NLM Announces New Annual Lecture on Science, Technology, and Society

Guest post by Maryam Zaringhalam, PhD, National Library of Medicine Data Science and Open Science Officer and Mike Huerta, PhD, director of the Office of Strategic Initiatives and associate director of the National Library of Medicine.

In October 2019, NLM invited award-winning science journalist Angela Saini to discuss her research on how bias and prejudice have crept into science. Her lecture examined how racist and sexist ideas have permeated science over its history — and how science, in turn, has been contorted to justify and perpetuate pseudoscientific myths of innate inferiority. Saini’s work and insights sparked a crucial conversation within NLM about our role and responsibility as the world’s largest biomedical library and a leader in data science research, situated within the nation’s premiere medical research agency, to question how systemic biases affect our work and determine how we can correct them.

As advancing equity and rooting out structural discrimination in science and technology have become an increasingly urgent federal priority, NLM will build on this discussion, in part, by announcing the launch of an annual NLM Science, Technology, and Society Lecture on March 1, 2021.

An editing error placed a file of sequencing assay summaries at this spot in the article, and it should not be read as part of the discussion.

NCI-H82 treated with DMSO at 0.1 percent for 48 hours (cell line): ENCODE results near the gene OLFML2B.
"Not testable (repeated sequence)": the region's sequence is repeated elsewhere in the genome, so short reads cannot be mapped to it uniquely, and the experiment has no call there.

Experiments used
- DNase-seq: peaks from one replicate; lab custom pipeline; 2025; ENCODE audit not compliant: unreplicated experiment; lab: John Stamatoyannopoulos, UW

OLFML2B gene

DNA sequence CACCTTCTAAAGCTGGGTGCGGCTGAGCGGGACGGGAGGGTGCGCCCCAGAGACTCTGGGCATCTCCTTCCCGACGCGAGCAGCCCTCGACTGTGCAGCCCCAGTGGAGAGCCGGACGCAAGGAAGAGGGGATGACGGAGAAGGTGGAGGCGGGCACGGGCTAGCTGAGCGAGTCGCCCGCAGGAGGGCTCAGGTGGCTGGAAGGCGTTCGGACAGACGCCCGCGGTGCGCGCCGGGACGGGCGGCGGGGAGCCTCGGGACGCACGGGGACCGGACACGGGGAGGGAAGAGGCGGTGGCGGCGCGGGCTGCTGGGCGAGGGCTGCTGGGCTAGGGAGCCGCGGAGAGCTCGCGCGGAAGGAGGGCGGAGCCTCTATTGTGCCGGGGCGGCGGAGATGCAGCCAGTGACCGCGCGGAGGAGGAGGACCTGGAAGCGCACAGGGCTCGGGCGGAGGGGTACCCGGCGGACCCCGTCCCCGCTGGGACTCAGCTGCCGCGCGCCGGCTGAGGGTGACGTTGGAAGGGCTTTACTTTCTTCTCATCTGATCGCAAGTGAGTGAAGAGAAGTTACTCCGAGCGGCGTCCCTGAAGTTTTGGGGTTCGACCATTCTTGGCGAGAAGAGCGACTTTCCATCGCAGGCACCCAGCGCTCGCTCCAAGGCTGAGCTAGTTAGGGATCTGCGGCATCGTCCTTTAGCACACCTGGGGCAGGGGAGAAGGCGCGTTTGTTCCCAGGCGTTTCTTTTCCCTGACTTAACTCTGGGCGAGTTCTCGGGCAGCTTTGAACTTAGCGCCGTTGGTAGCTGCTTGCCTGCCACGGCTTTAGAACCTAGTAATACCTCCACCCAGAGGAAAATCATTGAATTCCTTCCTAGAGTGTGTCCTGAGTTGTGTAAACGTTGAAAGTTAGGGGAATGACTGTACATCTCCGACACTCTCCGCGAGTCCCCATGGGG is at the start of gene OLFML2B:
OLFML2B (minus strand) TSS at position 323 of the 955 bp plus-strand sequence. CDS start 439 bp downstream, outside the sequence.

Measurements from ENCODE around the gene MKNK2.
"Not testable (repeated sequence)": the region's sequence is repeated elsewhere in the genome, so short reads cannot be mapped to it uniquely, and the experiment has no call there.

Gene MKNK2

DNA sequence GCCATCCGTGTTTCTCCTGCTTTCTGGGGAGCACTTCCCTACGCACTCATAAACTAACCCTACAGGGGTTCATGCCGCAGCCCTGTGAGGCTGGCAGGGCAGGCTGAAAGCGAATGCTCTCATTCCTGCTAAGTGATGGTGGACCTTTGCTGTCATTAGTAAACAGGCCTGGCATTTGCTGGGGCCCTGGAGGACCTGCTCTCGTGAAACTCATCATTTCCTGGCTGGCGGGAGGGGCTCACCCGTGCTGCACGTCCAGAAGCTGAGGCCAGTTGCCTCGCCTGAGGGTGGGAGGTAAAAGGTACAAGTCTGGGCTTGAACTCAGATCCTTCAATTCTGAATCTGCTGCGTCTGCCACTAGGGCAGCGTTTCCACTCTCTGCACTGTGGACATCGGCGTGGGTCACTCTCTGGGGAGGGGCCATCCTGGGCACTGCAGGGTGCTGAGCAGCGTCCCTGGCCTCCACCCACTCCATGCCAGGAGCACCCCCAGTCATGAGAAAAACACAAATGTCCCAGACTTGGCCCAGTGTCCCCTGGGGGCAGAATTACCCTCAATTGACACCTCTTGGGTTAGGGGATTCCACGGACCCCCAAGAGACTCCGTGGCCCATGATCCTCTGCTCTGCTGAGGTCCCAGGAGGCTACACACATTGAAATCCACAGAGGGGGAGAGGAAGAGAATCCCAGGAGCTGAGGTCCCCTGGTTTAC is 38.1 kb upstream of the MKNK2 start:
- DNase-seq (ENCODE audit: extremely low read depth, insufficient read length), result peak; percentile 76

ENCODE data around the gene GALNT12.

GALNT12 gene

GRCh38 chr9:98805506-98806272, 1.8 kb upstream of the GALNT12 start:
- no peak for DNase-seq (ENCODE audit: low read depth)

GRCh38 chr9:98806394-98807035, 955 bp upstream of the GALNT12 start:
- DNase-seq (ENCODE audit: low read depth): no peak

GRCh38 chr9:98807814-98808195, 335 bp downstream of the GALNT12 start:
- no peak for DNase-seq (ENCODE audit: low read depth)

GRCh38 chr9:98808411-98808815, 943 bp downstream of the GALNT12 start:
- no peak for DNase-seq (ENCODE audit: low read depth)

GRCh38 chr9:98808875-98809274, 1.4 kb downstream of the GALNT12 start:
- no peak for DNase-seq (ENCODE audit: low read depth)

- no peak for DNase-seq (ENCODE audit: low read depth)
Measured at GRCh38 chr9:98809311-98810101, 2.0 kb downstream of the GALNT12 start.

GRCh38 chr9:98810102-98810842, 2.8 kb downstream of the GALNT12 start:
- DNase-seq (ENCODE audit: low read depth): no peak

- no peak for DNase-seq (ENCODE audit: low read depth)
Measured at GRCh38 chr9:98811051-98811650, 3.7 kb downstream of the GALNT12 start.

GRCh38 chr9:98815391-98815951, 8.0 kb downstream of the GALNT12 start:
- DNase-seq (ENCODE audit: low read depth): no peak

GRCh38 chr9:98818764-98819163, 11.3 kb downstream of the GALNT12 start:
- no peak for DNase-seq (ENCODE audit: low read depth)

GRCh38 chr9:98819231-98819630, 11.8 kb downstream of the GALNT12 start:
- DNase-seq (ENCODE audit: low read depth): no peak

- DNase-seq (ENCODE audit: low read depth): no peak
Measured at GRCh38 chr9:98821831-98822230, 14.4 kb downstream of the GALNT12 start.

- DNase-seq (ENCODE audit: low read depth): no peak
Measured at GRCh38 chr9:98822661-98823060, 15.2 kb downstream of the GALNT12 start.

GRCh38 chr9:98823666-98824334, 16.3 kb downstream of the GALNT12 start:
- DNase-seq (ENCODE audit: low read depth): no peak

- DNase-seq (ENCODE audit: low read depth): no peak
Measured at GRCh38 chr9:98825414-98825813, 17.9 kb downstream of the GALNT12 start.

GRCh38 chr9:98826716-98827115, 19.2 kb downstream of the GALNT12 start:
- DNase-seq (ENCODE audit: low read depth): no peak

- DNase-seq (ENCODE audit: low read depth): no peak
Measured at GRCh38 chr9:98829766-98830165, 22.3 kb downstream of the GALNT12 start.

Situated at the nexus of the NIH-supported research community and the public, NLM plays a vital role not only in advancing cutting-edge research, but also in acting as a steward of biomedical information in service of society. As leaders in facilitating and shaping the future of biomedical data science, we must understand the implications of our work for society as a whole. We must, for instance, question how biases may creep into algorithms that connect research results with the public and think through the ethical ramifications of emerging technologies that might reinforce and amplify those biases. As a national library, we serve as curators of the history of biomedical science, which must reflect both the great achievements made possible by research and the injustices committed within the scientific community. And as an institution with more than 8,000 points of presence through our Network of the National Library of Medicine, we have the means to fulfill our responsibility to meet the needs and understand the concerns of the communities we serve.

With these responsibilities along with NLM’s unique role and capabilities in mind, the NLM Lecture on Science, Technology, and Society Lecture aims to raise awareness around the societal and ethical implications of the conduct of biomedical research and the use of advanced technologies, while seeding conversations across the Library, NIH, and the broader biomedical research community. NLM sees such considerations as fundamental to advancing biomedical discovery and human health for the benefit of all.

Dr. Kate Crawford is the inaugural Visiting Chair of AI and Justice at the École Normale Supérieure, as well as a Senior Principal Researcher at Microsoft Research, and the cofounder of the AI Now Institute at New York University.